Programming in C: pointers

Pointers: Intro

First rule of C language: everything has an address. Yeah, that int i in your for loop has it, and that first printf() with “hello world” also.

How to check it? & before the variable will give you an address of variable. To get address of function just write its name.

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#include <stdio.h>

int main() {
    int i = 0;
    printf("address of i: %p\n", &i);
    printf("address of printf: %p\n", printf);
    return 0;
}
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address of i: 0x7ffdb0a9cf64
address of printf: 0x400470

First thing to remember: functions are stored in different place that all variables. Probably in ROM (Read-Only Memory). Value of variables, as their beautiful name say (Latin variare - to change) may vary, so they are stored in your RAM.

Now let’s focus more on variables. We will create a pointer to a variable. To “extract” the value which pointer points we will use *. Also to create pointer we will use *. Yeah, it will be hard at first.

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int main() {
    int i = 123;
    int *p_i = &i;
    // we assign address of i value to pointer p_i which can points on int values
    printf("address of i: %p\n", &i);
    printf("value of p_i: %p\n", p_i);
    printf("address of p_i: %p\n\n", &p_i);

    printf("value of i: %d\n", i);
    printf("value at which p_i points: %d\n", *p_i);
    // '*' dereference the p_i and gives value in address inside 
    
    //let's change value at which p_i reference
    *p_i = 321;
    printf("\nafter change:\n");
    printf("value of i: %d\n", i);
    printf("value at which p_i points: %d\n", *p_i);

    return 0;
}
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address of i: 0x7ffd24dc0e0c
value of p_i: 0x7ffd24dc0e0c
address of p_i: 0x7ffd24dc0e10

value of i: 123
value at which p_i points: 123

after change:
value of i: 321
value at which p_i points: 321

Whoa, whoa, Maciek, please, slow down.

Ok, sorry. Let’s translate it to my version of English language.

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int *p_i = &i;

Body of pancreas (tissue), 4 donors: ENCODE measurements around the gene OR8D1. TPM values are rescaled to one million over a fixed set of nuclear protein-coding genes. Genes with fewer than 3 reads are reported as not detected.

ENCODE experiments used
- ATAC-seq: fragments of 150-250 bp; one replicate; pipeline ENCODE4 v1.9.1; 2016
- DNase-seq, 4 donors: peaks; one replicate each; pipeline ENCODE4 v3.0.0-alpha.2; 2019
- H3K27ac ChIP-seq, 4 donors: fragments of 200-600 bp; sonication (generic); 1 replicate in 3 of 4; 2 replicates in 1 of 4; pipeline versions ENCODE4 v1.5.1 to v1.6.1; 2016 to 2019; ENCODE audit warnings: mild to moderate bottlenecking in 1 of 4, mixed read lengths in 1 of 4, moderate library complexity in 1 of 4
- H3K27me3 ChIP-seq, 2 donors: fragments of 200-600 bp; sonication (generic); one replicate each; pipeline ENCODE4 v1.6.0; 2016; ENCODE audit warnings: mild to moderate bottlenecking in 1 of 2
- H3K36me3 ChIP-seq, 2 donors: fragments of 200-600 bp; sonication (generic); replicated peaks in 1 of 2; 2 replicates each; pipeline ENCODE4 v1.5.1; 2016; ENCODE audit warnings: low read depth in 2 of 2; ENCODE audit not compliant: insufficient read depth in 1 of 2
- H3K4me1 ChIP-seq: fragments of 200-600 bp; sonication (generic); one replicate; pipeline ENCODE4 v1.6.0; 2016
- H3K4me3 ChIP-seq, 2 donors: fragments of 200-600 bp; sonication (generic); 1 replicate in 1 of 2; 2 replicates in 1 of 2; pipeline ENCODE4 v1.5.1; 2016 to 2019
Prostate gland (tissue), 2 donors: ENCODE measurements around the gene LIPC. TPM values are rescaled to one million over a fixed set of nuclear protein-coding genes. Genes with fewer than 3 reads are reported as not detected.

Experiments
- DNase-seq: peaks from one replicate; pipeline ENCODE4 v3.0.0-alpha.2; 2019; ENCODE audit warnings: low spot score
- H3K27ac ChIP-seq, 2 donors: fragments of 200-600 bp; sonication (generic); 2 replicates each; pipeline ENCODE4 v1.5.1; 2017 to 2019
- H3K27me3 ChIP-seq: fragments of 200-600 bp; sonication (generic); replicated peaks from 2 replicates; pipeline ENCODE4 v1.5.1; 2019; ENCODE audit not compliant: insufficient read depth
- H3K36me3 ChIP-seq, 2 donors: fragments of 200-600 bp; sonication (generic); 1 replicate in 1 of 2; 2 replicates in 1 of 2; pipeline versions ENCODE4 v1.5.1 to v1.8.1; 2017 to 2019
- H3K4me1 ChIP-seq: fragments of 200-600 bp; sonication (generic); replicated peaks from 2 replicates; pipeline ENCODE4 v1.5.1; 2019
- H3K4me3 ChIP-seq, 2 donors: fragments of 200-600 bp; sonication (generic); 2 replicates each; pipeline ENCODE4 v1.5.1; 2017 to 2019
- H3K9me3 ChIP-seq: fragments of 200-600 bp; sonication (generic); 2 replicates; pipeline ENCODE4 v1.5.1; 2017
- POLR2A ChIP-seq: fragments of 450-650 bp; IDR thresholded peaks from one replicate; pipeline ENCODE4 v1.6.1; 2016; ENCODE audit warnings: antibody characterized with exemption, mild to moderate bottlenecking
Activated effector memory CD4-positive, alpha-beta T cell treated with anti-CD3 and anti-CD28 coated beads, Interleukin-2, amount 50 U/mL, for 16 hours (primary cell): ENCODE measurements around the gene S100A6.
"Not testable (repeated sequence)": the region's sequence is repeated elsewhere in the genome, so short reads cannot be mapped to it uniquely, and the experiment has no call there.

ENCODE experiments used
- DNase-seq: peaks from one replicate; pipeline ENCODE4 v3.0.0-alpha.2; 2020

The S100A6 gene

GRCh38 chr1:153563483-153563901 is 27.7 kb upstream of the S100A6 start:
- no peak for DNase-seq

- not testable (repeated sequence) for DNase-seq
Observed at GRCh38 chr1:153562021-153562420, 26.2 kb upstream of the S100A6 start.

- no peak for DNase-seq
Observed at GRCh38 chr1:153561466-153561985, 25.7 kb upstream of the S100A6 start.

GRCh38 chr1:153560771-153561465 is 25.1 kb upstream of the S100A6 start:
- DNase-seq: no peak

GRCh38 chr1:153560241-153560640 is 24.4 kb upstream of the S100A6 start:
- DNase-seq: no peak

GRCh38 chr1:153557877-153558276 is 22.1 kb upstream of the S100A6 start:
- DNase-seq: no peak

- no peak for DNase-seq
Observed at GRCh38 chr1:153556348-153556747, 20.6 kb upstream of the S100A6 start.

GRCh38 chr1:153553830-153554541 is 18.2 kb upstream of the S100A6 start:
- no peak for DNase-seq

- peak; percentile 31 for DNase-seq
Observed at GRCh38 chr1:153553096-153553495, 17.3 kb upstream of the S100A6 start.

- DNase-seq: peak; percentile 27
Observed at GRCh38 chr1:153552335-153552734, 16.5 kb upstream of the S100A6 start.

Here we declare a pointer int *p_i. Because it’s int pointer, it will points on int values. The value inside p_i is the address of i variable, but p_i itself has it’s own adress.

Now, when you will change value at memory address at which p_i points, the value of i will also change, because these are the same bytes in memory!

How it looks in your ram?

pointers.png
Please forgive me, my first tablet drawing here.

You may ask: why i is only in one bucket and p_i in two?

I will answer: because of size. I’m on 64 bit machine, so my pointers take 64 bits in memory. And every pointer on any variable will take 64 bit, because it point on memory address. int on my machine takes only 32.

Then you will ask: ok, but why you put two halfs of 0x7ffd24dc0e0c in wrong order?

I will answer: because that’s how it was stored on my computer. Long, long time ago, there was no xbox, so people can’t argue about which console is better. But every age must have its own battle. So they came up with idea: half of us will store numbers in computer from most significant byte and other half will store from least siginificant byte. And the war began. Well, it looks like the second half wins, the tribe called: Little Endian. More info -> wikipedia

Oorah! We now know something. But it’s just the beginning.

Arrays in C

Arrays in C mostly look like a pointer, but sometimes they behave a little bit different. For example:

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int main() {
    int arr[5] = {1, 2, 3, 4, 5};
    int *ptr = arr;
    printf("sizeof arr: %lu\n", sizeof(arr));
    printf("sizeof ptr: %lu\n", sizeof(ptr));
    return 0;
}
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sizeof arr: 20
sizeof ptr: 8

sizeof(arr) returns size of the whole array in bytes, sizeof(ptr) only size of the pointer.

Also, you can’t change value of array name. You can’t write:

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int arr[5] = {1, 2, 3, 4, 5}
arr = arr + 1;